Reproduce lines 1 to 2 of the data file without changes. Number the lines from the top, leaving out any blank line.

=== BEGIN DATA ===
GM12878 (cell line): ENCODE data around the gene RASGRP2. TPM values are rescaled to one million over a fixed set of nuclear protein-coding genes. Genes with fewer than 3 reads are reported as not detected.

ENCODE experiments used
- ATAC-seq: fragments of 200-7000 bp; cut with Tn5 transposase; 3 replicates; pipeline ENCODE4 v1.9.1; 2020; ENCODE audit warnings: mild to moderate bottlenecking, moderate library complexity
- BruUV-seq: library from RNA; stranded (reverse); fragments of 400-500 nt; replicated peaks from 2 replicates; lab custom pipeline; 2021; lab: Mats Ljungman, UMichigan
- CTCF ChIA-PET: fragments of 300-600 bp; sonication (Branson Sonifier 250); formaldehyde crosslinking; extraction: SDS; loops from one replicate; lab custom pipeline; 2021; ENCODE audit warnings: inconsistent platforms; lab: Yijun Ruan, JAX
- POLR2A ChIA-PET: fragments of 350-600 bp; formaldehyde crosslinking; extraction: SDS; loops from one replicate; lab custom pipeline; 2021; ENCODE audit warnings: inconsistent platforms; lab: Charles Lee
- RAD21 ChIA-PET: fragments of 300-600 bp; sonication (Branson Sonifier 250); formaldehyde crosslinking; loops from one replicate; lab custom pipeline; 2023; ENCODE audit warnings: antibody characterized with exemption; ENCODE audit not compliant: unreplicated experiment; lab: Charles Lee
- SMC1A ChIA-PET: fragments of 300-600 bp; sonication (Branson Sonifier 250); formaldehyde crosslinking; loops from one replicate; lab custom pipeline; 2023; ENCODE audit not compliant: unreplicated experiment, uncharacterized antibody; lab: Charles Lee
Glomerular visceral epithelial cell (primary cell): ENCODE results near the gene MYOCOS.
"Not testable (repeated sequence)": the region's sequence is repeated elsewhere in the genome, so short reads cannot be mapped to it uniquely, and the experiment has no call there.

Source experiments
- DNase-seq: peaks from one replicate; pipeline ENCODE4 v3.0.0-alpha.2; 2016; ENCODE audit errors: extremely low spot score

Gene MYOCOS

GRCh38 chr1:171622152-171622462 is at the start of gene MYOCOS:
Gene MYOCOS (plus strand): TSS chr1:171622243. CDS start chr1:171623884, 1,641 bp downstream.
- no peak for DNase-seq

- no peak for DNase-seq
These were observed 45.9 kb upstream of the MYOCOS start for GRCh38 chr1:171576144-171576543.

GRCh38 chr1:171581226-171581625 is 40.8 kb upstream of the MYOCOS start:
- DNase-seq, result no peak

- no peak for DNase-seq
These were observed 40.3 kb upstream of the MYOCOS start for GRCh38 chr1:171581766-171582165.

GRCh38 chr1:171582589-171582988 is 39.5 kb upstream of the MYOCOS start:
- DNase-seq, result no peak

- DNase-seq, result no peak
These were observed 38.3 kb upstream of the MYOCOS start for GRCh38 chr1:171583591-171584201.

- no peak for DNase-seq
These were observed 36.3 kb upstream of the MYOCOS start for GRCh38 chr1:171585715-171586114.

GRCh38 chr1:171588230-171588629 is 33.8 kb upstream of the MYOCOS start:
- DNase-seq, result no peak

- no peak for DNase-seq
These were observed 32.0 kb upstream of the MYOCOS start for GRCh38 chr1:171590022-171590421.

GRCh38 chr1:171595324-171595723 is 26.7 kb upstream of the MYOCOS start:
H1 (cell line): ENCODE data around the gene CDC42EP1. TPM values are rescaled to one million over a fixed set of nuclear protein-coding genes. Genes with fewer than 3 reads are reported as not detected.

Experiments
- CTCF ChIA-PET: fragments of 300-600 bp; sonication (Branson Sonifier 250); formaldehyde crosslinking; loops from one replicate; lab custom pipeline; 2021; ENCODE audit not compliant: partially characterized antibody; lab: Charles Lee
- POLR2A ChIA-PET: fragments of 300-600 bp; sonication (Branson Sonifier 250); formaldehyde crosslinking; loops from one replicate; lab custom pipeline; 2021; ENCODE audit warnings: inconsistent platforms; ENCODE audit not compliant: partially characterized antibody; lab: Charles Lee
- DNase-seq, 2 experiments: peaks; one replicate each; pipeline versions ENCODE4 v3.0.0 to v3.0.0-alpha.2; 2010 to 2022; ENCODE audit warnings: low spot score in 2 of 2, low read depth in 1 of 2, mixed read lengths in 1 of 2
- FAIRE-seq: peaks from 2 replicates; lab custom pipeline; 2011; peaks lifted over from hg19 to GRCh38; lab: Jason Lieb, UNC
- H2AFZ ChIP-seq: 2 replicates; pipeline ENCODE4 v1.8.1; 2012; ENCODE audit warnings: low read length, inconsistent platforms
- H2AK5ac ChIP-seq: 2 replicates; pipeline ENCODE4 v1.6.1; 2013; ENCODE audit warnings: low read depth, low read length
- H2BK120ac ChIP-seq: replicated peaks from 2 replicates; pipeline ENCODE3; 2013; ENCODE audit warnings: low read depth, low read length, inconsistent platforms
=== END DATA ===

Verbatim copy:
GM12878 (cell line): ENCODE data around the gene RASGRP2. TPM values are rescaled to one million over a fixed set of nuclear protein-coding genes. Genes with fewer than 3 reads are reported as not detected.

ENCODE experiments used